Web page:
Online courses and math notes

Up until recently I was sceptical about online courses: they seemed like a waste of time, possibly merely traditions, similar to talks with slides. At first it takes plenty of effort to prepare a video lecture, and then it may be considerably more complicated to extract information out of it, compared to a textbook or article.

And maybe it is not optimal, but there are good parts as well. Particularly about the methods they use, such as frequent tests mixed with new material. When working through a textbook alone, often there's just no puzzles, or no easy way to check whether your results are correct. The structure doesn't suggest where to take a break, and varies from book to book, while in courses there's usually a plan that includes both timing and exercises. Maybe it would be better if the courses were in LaTeX (or programming languages and theorem provers when appropriate) instead of video, while preserving the good parts.

"Learning how to learn"

After seeing "Ask HN: How to learn new things better?", I decided to try the "Learning How to Learn" course. Before that, I thought that the courses are restricted in time (with start/end dates), but apparently not all of them are: one can just jump into it and go through a course anytime.

That particular course was quite interesting; the somewhat scary 4 weeks took a day to complete, though that's the opposite of what that course suggests doing (i.e., not cramming the material, spacing, interleaving, etc).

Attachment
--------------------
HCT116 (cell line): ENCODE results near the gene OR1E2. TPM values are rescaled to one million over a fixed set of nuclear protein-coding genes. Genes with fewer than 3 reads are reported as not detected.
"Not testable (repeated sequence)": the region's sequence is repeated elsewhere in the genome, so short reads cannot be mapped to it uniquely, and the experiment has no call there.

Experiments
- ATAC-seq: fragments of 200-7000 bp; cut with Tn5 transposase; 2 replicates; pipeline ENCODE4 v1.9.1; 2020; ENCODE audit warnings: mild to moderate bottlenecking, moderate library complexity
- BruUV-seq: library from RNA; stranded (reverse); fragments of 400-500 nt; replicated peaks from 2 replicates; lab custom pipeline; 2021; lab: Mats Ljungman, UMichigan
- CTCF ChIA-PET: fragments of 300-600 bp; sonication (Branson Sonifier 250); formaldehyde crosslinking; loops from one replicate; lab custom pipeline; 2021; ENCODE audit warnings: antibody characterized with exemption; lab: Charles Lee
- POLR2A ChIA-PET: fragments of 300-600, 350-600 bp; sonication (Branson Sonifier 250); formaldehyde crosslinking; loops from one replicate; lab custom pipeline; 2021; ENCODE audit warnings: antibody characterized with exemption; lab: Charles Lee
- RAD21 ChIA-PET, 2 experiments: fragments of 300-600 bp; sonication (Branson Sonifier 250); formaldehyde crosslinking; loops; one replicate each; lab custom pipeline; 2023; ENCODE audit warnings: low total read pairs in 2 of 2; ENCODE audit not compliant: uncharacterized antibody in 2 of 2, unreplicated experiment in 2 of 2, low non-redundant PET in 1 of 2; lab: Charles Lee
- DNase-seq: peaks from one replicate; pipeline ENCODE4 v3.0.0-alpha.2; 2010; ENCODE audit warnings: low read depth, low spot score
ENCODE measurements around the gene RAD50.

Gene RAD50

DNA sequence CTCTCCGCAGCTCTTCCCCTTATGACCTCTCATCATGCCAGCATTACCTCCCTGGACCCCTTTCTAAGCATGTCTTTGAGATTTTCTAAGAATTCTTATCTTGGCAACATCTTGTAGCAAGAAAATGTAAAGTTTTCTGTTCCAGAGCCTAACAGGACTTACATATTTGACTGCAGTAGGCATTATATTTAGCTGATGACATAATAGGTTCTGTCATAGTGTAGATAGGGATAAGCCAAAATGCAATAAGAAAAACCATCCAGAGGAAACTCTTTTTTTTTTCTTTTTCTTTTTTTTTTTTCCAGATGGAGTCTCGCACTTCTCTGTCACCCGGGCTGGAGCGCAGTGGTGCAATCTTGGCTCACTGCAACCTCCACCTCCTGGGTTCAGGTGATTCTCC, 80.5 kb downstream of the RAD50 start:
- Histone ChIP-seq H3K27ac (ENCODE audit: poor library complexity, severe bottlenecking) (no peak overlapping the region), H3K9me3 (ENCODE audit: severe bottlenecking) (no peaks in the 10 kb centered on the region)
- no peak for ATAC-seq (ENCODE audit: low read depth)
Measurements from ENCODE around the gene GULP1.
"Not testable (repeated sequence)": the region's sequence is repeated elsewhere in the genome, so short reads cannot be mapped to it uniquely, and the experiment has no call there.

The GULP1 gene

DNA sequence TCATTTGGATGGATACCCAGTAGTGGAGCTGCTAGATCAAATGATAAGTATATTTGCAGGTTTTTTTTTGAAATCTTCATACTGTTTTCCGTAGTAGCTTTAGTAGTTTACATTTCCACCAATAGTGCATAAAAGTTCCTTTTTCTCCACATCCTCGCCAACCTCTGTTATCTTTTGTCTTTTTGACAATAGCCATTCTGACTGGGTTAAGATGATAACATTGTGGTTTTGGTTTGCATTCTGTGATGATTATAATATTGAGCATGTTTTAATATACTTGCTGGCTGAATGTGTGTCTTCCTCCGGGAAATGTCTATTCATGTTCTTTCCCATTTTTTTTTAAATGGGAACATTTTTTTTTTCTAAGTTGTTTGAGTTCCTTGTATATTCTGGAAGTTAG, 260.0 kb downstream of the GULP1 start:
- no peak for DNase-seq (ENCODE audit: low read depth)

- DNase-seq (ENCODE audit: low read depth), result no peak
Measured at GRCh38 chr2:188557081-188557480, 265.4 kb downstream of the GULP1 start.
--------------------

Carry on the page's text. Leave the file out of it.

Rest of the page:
But the expected unpleasant bits are also there: sound level varies among videos, it's rather hard to find a particular part of it if one would want to review it later, Coursera UI is broken because they are reinventing even hyperlinks and page loading. Some bits of that course are scripted, which apparently took more of the lecturer time than it should have, while in others you just watch a man being interviewed, trying to put his thoughts together: probably it would be less stressful for him, would take less of his time (assuming that the interview requires some preparation), and would lead to a better structured message if he just wrote it down instead of replying in real time.

Nevertheless, the course was also funny. And somewhat cute and sad in the end (there is a spoiler further in this sentence), where a man from a video record concludes the course with "We've learned from you as we hoped you've learned from us".

Calculus One

Inspired by that course, I decided to try something more serious, yet basic still – so it wouldn't take too much time. Chose Calculus One, and it turned out to be fun, though not without its quirks and errors. But the teacher there really tries to make it fun, and often succeeds; that seems to be useful for students to stay engaged. That's one of the aspects in which a video may be better than a book (although there are jokes in some technical books as well).

The course includes plenty of nice examples (applications), which seems to be quite useful, but often not present in educational materials.

Its 16 "weeks" took 11-12 days and about 2500 lines of LaTeX to complete, so apparently one could do a few of those courses simultaneously to stay on their intended schedules.

The separation of weeks, as well as the way it resembles a game by assigning internet points, requires less discipline to maintain perseverance, and to actually work through all the tasks.

Going through a calculus course now surprised me with something I didn't notice before: all the continuous functions and approximations point to a non-discrete, pre-digital age; reminds me of steampunk.

Math notes

I like to do things using a computer, and some math problems can be worked on using a programming language (one with dependent types for certain proofs, or one with handy functions for calculations in a particular domain, or pretty much any if it's about implementing algorithms), or just by writing things down in a text file, but for others (and for analysis in particular) a rather complex notation without much of computations is needed, and though it's just a convention, it's much easier to read it once one is used to it.